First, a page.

Food as Medicine

Food as Medicine a timeless idea:

Over 2000 years ago, the father of medicine, Hippocrates said, “Let food be thy medicine and medicine be thy food.” And 5000 years ago, Ayurvedic medicine told us “When diet is wrong, medicine is of no use. When diet is correct, medicine is of no need.” These ideas are as appropriate today as they were then. Now, modern science can explain why they are so true.

Food is information:

Food provides information for the cells of our bodies. The nutrients in foods provide more than just energy and building blocks for muscle and bone, they also provide nutrients for proper enzyme and hormone function, normal detoxification and the support of our microbiome which is the population of bacteria, viruses and fungi that live in our gut. On the other hand, pesticides and toxins in foods can disrupt the bacterial balance in our digestive tract causing inflammation which can lead to leaky gut and autoimmune disease. Some can block absorption of vital nutrients, create hormonal imbalances and cause neurologic damage.

A Healthy Gut Microbiome is Essential for a Healthy Pet:

The microbiome is part of the first line of defense against entry of foreign material through the gut lining. In fact, the gut microbiome performs many other helpful roles. A healthy balanced gut microbiome, with proper nutrition:
• Produces necessary vitamins as well as short chain fatty acids to feed and heal the gut lining and regulate inflammation
• Protects against colonization by pathogens
• Produces hormones
• Breaks down plant materials that would otherwise be indigestible
• Modulates the immune response at many levels

On the other hand, dysbiosis, the imbalance of gut microbes is associated with various diseases;
• Overgrowth of pathogens, the microbes that cause disease
• Inflammatory Bowel Disease
• Leaky Gut syndrome
• Colorectal cancer
• Rheumatoid arthritis
• Diabetes
• Obesity
• Heart disease
• Mood and behavior issues. (1)

Toxins in Food:

We must remember that the food we feed our pets also feeds their microbiome. The food should not be toxic to microbes, and should select for the population of microbes that creates a healthy and functioning community. It is known that genetically modified foods, especially those that are resistant to the herbicide Round Up, damage the microbiome and potentially select for pathogenic bacteria. The active ingredient in Round Up, glyphosate, is known to be a non-specific antibiotic (4,5). Significant residues of glyphosate remain on these crops. Round Up Ready GMO crops include corn, soy and canola. In addition, farmers use glyphosate as a drying agent, just prior to the harvest of wheat. This is why I recommend a grain free diet for all pets unless it is organic.

Lately we have been hearing a lot about the risks of eating large amounts of advanced glycation end-products, AGE’s, in the development of everything from kidney disease to Alzheimer’s.(7) AGE’s occur naturally in high fat foods, including animal products, but are significantly increased in heat processed foods. (8) Preliminary studies suggest that this is also true with dry pet foods (9). More studies are needed to verify the impact on our pet’s health, but it is likely that they suffer similar damage from these toxins as other mammals do.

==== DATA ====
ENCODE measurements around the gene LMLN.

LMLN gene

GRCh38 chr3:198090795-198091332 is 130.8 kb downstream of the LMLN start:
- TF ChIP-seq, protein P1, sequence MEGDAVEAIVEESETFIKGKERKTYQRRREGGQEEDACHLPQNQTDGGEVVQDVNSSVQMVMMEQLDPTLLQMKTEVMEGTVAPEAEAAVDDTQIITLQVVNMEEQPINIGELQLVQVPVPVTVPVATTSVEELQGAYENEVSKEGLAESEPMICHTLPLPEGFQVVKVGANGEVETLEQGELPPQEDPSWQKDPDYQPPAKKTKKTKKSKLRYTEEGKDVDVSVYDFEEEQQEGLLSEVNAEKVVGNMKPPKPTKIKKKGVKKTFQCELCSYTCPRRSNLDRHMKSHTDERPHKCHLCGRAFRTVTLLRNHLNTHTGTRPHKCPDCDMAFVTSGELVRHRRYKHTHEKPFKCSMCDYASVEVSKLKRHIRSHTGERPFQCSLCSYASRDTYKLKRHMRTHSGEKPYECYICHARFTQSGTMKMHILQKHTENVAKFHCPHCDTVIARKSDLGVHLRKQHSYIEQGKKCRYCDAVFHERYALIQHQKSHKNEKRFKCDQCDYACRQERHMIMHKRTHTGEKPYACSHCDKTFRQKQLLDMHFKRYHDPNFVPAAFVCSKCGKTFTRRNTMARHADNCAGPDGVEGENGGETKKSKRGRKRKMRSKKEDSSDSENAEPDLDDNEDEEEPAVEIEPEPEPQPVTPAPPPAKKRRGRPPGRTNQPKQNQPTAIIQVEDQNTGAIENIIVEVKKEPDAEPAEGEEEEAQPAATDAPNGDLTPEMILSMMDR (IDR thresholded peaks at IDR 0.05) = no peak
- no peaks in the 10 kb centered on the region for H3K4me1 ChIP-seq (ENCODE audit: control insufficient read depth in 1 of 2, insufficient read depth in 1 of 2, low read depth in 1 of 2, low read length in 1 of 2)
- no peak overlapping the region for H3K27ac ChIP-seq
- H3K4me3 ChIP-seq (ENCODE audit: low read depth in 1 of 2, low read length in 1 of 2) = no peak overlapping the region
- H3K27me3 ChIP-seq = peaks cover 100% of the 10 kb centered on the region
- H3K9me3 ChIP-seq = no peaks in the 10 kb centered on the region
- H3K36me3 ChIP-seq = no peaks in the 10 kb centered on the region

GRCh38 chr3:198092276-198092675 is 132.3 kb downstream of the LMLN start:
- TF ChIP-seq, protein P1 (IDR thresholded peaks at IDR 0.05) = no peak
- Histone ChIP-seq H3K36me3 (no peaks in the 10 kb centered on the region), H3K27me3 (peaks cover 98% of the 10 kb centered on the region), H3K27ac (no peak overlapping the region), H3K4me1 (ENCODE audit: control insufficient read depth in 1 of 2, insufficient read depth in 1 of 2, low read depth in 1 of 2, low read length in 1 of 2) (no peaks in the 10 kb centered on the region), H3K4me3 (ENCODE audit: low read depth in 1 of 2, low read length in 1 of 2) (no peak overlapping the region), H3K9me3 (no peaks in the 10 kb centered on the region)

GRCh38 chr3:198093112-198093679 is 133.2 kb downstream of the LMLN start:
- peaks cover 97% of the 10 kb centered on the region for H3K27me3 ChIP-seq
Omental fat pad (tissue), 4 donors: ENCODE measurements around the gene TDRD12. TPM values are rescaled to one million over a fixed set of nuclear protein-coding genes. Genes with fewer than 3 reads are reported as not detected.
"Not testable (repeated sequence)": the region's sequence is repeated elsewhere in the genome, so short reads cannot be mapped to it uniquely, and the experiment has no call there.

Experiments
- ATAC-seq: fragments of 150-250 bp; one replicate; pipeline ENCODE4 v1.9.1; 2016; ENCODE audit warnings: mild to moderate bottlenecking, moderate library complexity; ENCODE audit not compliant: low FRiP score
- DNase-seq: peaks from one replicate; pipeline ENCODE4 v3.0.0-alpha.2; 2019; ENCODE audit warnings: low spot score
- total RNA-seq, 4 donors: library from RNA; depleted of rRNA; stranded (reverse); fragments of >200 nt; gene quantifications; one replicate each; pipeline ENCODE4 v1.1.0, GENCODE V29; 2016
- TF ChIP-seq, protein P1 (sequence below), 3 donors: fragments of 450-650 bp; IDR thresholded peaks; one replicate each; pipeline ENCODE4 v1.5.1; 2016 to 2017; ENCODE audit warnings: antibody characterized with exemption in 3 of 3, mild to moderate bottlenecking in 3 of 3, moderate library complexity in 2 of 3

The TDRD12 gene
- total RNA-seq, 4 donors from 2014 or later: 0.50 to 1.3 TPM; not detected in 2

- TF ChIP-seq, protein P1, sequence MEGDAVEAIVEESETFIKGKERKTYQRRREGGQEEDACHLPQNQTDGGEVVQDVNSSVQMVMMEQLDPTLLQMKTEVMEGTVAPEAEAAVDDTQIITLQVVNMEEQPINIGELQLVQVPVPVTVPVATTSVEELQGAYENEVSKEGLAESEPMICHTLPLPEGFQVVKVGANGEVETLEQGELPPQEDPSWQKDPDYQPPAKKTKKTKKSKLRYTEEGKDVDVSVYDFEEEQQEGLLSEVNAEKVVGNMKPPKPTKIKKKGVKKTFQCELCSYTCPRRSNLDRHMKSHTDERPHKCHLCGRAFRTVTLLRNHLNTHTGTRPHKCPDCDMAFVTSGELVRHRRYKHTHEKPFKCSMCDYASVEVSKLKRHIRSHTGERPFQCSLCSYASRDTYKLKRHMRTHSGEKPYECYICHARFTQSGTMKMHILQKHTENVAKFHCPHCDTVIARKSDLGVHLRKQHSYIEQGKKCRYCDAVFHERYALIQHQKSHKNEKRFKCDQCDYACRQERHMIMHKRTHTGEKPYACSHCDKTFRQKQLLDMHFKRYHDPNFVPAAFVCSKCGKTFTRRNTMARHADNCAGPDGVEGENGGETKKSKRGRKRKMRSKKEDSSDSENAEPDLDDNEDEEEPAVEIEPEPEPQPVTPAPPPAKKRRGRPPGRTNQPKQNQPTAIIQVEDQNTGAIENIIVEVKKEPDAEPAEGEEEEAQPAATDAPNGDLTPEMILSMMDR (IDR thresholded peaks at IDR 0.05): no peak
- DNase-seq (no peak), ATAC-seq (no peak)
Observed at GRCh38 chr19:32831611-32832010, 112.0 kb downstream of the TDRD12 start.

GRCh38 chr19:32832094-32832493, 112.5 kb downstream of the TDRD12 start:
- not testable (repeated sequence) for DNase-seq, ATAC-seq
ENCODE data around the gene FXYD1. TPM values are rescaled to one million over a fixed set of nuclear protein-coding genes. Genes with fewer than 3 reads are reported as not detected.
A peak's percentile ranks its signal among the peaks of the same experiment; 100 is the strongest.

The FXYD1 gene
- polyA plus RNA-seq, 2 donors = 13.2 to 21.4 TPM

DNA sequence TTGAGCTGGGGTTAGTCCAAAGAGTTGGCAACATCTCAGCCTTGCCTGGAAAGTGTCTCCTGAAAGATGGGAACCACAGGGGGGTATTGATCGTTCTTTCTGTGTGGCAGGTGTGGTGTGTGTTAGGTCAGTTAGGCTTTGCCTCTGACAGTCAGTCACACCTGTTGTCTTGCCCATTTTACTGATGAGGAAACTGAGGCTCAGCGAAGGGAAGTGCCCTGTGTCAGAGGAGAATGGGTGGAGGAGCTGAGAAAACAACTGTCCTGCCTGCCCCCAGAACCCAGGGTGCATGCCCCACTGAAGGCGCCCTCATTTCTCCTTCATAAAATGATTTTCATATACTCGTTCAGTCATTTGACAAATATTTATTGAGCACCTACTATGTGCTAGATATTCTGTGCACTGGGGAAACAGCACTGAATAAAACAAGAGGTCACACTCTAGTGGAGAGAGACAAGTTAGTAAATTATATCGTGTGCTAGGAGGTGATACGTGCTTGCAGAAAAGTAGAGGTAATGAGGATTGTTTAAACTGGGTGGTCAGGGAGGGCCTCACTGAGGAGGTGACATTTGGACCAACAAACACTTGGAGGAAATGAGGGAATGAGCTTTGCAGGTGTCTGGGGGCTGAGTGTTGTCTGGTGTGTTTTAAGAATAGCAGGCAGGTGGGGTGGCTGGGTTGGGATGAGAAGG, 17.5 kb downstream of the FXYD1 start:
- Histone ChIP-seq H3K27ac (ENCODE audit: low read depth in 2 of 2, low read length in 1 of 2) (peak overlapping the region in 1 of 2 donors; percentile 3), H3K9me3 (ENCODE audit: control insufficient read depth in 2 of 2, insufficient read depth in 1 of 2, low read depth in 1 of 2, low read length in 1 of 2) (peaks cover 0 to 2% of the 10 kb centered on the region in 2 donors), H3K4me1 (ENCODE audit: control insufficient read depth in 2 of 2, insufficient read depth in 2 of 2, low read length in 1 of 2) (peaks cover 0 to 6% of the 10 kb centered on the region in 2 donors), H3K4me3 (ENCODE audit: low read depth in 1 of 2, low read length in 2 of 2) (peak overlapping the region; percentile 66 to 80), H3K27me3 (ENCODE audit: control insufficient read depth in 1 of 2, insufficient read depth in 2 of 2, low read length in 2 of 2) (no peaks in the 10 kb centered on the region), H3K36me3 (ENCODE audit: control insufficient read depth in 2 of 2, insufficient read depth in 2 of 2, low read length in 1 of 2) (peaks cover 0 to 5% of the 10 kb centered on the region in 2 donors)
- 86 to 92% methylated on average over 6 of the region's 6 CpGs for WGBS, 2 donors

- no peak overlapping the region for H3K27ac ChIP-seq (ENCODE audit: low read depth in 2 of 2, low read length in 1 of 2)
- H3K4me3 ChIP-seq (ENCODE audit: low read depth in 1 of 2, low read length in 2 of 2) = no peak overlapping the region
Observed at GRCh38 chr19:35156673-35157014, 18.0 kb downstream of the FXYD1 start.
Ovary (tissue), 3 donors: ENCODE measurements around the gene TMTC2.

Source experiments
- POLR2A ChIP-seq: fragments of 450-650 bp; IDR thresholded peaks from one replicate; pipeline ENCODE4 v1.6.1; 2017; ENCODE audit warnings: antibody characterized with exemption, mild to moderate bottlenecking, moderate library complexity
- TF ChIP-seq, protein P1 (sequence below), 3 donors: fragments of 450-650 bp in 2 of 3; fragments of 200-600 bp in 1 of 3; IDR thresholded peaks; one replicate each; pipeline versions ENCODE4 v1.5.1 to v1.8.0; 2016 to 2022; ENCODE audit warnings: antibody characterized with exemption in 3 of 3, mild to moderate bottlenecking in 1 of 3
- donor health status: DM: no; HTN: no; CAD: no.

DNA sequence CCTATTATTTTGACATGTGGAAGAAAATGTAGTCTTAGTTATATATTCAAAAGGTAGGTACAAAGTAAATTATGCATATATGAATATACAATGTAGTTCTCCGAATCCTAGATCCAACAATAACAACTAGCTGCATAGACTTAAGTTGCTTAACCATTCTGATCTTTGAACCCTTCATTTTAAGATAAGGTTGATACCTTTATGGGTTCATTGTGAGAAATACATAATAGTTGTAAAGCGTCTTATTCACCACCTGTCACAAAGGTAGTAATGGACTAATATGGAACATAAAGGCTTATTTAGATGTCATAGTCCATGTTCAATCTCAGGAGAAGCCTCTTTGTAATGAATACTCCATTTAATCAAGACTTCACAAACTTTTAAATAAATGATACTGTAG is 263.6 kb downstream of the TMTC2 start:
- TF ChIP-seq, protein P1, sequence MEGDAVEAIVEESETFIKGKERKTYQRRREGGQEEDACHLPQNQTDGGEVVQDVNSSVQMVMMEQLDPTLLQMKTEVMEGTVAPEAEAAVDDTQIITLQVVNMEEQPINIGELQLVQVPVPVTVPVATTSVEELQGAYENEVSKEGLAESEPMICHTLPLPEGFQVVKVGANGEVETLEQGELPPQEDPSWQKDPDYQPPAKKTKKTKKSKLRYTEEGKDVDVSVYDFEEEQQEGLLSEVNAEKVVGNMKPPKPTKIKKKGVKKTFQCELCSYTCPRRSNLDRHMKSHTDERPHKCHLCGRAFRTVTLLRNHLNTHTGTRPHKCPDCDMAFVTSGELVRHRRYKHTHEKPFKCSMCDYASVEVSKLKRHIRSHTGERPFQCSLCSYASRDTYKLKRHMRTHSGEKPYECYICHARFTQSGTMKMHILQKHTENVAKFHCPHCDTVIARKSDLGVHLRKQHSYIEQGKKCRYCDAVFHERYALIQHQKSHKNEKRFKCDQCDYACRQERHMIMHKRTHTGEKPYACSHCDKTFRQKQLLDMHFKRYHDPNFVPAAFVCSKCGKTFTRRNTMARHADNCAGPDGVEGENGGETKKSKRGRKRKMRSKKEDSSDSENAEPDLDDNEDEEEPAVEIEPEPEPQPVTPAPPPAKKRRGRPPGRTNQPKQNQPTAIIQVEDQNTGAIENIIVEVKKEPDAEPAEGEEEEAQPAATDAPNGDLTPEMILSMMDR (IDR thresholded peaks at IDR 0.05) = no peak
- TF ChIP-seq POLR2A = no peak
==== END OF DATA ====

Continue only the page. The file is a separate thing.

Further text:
Our Pets are Carnivores:

Foods also must be appropriate to the animal digestive tract to ensure full digestion, because undigested food looks like a foreign invader to the immune system and can cause inflammation. Dogs and cats are carnivores with teeth that are designed for tearing, not grinding of plant material. They have minimal to absent amylase in their saliva to start the breakdown of starches in plants. Their short digestive tract allows them to efficiently digest animal proteins but is not long enough for the necessary breakdown and fermentation of plant materials.

It is known that, even in humans who are designed to eat plant materials, high carbohydrate diets, select for a bacterial population that is associated with diabetes, obesity and cancer. Since our pets have no nutritional need for carbohydrate, it follows that pet foods should be animal based and high in protein with minimal carbohydrates.

Some Plants are Helpful, even for Carnivores:

But we don’t need to leave out the vegetables altogether. In fact, a 2005 study showed that feeding some types of vegetables, like green leafy or yellow-orange vegetables, can significantly decrease the risk of certain cancers in dogs. (6) Including some fresh foods, especially colorful vegetables will likely reduce the negative effects of AGE’s. Perhaps this is one of the reasons our pets like to munch on grasses. So, consider offering your cats some kitty grass if they live indoors and offer your dogs small amounts of fresh fruits and vegetables to round out their diet.

And don’t forget the herbs. Herbs are the classic example of food as medicine and can be quite potent in supporting overall health or alleviating your pet of many symptoms. But, always seek the advice of a knowledgeable veterinarian or herbalist before offering any herbs to your pets. Some herbs that are good for you, may be toxic to your furry friend.